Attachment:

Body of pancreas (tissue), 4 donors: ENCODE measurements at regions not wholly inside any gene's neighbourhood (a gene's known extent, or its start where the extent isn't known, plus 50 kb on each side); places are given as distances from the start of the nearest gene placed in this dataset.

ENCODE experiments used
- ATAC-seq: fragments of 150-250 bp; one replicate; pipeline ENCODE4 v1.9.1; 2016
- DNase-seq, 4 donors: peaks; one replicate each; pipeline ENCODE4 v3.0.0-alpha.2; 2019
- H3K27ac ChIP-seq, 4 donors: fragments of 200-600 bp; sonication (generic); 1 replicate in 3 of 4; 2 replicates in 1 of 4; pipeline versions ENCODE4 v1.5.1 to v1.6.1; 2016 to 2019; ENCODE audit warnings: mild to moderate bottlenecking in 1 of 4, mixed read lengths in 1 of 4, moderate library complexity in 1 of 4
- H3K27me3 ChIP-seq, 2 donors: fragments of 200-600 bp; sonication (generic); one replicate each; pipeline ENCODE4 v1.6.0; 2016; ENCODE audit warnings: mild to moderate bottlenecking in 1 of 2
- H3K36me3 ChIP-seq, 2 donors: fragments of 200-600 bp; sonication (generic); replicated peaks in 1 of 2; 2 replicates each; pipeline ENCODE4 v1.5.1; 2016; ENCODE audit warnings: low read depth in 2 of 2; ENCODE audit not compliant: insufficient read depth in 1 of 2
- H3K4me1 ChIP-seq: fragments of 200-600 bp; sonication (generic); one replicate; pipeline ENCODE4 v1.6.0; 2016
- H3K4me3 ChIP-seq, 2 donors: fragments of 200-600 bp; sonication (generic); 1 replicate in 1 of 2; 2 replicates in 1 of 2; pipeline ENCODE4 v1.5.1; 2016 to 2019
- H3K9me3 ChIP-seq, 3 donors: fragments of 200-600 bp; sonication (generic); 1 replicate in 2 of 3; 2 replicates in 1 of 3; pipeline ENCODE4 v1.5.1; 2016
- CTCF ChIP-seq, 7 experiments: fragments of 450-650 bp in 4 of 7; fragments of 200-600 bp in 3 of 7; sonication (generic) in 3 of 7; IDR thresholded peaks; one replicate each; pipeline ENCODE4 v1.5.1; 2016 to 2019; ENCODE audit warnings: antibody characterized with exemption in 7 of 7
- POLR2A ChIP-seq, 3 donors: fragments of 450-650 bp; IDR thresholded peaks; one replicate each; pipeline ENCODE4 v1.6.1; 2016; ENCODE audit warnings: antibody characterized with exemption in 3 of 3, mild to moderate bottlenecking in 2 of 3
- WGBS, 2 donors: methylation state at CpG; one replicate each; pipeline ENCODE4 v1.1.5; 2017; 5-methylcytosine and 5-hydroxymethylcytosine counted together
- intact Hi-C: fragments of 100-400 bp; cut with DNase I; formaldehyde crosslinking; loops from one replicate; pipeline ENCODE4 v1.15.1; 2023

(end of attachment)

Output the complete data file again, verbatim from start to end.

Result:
Body of pancreas (tissue), 4 donors: ENCODE measurements at regions not wholly inside any gene's neighbourhood (a gene's known extent, or its start where the extent isn't known, plus 50 kb on each side); places are given as distances from the start of the nearest gene placed in this dataset.

ENCODE experiments used
- ATAC-seq: fragments of 150-250 bp; one replicate; pipeline ENCODE4 v1.9.1; 2016
- DNase-seq, 4 donors: peaks; one replicate each; pipeline ENCODE4 v3.0.0-alpha.2; 2019
- H3K27ac ChIP-seq, 4 donors: fragments of 200-600 bp; sonication (generic); 1 replicate in 3 of 4; 2 replicates in 1 of 4; pipeline versions ENCODE4 v1.5.1 to v1.6.1; 2016 to 2019; ENCODE audit warnings: mild to moderate bottlenecking in 1 of 4, mixed read lengths in 1 of 4, moderate library complexity in 1 of 4
- H3K27me3 ChIP-seq, 2 donors: fragments of 200-600 bp; sonication (generic); one replicate each; pipeline ENCODE4 v1.6.0; 2016; ENCODE audit warnings: mild to moderate bottlenecking in 1 of 2
- H3K36me3 ChIP-seq, 2 donors: fragments of 200-600 bp; sonication (generic); replicated peaks in 1 of 2; 2 replicates each; pipeline ENCODE4 v1.5.1; 2016; ENCODE audit warnings: low read depth in 2 of 2; ENCODE audit not compliant: insufficient read depth in 1 of 2
- H3K4me1 ChIP-seq: fragments of 200-600 bp; sonication (generic); one replicate; pipeline ENCODE4 v1.6.0; 2016
- H3K4me3 ChIP-seq, 2 donors: fragments of 200-600 bp; sonication (generic); 1 replicate in 1 of 2; 2 replicates in 1 of 2; pipeline ENCODE4 v1.5.1; 2016 to 2019
- H3K9me3 ChIP-seq, 3 donors: fragments of 200-600 bp; sonication (generic); 1 replicate in 2 of 3; 2 replicates in 1 of 3; pipeline ENCODE4 v1.5.1; 2016
- CTCF ChIP-seq, 7 experiments: fragments of 450-650 bp in 4 of 7; fragments of 200-600 bp in 3 of 7; sonication (generic) in 3 of 7; IDR thresholded peaks; one replicate each; pipeline ENCODE4 v1.5.1; 2016 to 2019; ENCODE audit warnings: antibody characterized with exemption in 7 of 7
- POLR2A ChIP-seq, 3 donors: fragments of 450-650 bp; IDR thresholded peaks; one replicate each; pipeline ENCODE4 v1.6.1; 2016; ENCODE audit warnings: antibody characterized with exemption in 3 of 3, mild to moderate bottlenecking in 2 of 3
- WGBS, 2 donors: methylation state at CpG; one replicate each; pipeline ENCODE4 v1.1.5; 2017; 5-methylcytosine and 5-hydroxymethylcytosine counted together
- intact Hi-C: fragments of 100-400 bp; cut with DNase I; formaldehyde crosslinking; loops from one replicate; pipeline ENCODE4 v1.15.1; 2023